Chevron Corp. agreed to buy Anadarko Petroleum Corp. in a $33-billion deal that would add U.S. shale oil and African liquefied natural gas to Chevron’s purview and put it in the top ranks of the world’s largest energy companies.
The takeover would put Chevron neck and neck with the oil and gas production of Exxon Mobil Corp. and Royal Dutch Shell, both of which have dominated Big Oil over the last decade. The combined company’s cash flow last year, $36.5 billion, would have exceeded Exxon’s.
“Chevron now joins the ranks of the ultramajors,” Roy Martin, an analyst at Wood Mackenzie Ltd., said in a note.
U.S. crude prices are up about 40% this year, and the companies put the enterprise value of the deal at $50 billion.
The $65-per-share stock-and-cash deal announced Friday sees Chevron doubling down on its expansion into the fast-expanding Permian Basin of West Texas and New Mexico, while also increasing its exposure to liquefied natural gas with Anadarko’s project in Mozambique. The combined company would sell $15 billion to $20 billion of assets from 2020 to 2022 to reduce debt and return cash to investors.
Chevron would keep its headquarters in San Ramon, Calif.
Occidental Petroleum Corp. had made a $70-per-share bid for Anadarko and is now weighing whether to move forward with a counteroffer, according to a person familiar with the matter. CNBC reported Occidental’s bid earlier.
Anadarko shares leaped 32% on Friday to $61.78, but they didn’t trade above the offer price, implying investors don’t expect a bidding war. Chevron stock slid 4.9% to $119.76 a share.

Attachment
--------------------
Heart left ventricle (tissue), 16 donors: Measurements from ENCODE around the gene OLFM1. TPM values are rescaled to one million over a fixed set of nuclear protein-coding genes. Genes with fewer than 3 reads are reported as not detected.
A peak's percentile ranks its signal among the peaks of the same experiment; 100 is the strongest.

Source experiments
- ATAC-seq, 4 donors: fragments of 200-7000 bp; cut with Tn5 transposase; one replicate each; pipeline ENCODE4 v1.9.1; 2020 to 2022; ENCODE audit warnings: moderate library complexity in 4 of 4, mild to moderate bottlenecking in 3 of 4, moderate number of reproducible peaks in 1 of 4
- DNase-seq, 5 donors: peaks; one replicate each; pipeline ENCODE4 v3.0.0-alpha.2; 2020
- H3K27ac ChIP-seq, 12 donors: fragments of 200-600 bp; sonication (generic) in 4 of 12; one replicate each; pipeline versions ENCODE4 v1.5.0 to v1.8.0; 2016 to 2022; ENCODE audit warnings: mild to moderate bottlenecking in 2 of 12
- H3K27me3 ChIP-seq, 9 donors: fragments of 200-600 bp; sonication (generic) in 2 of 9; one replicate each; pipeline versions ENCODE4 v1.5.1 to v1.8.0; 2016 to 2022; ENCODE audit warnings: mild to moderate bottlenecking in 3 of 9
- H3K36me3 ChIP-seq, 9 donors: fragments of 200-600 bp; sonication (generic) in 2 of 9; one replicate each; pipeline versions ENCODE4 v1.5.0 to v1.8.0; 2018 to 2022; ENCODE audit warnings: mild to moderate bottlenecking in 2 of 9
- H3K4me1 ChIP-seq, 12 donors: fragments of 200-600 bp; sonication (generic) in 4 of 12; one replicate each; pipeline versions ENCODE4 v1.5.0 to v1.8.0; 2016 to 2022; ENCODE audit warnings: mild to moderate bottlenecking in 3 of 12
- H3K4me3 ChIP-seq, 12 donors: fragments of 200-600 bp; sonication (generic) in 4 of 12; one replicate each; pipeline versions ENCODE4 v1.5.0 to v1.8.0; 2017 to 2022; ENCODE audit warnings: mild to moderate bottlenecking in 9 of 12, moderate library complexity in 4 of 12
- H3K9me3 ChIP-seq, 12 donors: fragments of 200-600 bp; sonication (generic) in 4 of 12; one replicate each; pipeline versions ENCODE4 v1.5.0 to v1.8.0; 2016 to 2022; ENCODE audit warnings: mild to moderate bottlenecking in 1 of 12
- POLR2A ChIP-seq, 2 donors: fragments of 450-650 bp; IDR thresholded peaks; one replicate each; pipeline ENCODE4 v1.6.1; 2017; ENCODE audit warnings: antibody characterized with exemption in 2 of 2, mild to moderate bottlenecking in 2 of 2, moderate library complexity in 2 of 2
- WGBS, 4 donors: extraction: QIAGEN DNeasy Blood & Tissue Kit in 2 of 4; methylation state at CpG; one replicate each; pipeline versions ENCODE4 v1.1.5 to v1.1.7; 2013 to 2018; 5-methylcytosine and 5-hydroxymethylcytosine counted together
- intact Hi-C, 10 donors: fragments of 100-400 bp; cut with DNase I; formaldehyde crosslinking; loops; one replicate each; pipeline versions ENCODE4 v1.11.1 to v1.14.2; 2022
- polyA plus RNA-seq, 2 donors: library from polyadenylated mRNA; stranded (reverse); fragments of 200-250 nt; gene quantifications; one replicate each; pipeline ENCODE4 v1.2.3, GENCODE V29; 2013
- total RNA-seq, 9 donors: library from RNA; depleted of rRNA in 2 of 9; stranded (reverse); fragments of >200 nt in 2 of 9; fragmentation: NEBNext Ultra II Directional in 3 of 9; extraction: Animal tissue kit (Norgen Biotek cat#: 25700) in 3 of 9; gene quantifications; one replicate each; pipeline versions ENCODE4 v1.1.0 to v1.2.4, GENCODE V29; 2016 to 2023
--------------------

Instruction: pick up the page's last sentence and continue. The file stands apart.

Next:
The transaction is the biggest strategic move yet for Michael Wirth, the 58-year-old chemical engineer who became Chevron’s chief executive 14 months ago. He has quickly shaken up the company by announcing an aggressive expansion plan for the Permian.
“We will now see Chevron emerging as the clear leader among all Permian players, both in terms of production growth and as a cost leader,” said Per Magnus Nysveen, head of research at consultant Rystad Energy in Oslo.
Anadarko, which is based in the Woodlands, Texas, had long been rumored as a takeover target for the world’s largest oil companies. It offers a suite of assets including a massive LNG facility in Mozambique that’s racing against Exxon’s project to be the first operating in that country.
The deal is the biggest takeover in the oil and gas industry since Shell’s $61-billion purchase of BG Group in 2015, according to data compiled by Bloomberg. Widening the measure to include chemicals and state-owned companies, both would be eclipsed by Saudi Aramco’s $69-billion acquisition of a majority stake in Saudi petrochemical company Sabic this year.
The premium is high compared with most other acquisitions of oil companies valued at more than $1 billion. The average premium in such transactions was 11% last year and 22% in 2017, according to data compiled by Bloomberg. Chevron’s bid is a 39% premium above Anadarko’s Thursday closing price.
That’s still something of a bargain, investors said.
Anadarko stock traded at about $77 a share less than a year ago. The deal values Anadarko at only about 7.5 times its earnings, compared with an average of 8.9 for comparable deals, data compiled by Bloomberg show.
“I don’t necessarily feel like they overpaid even with the premium embedded in the deal,” said Noah Barrett, who helps manage $328 billion at Janus Capital Management in Denver. Chevron is “getting good assets at a fairly reasonable price.”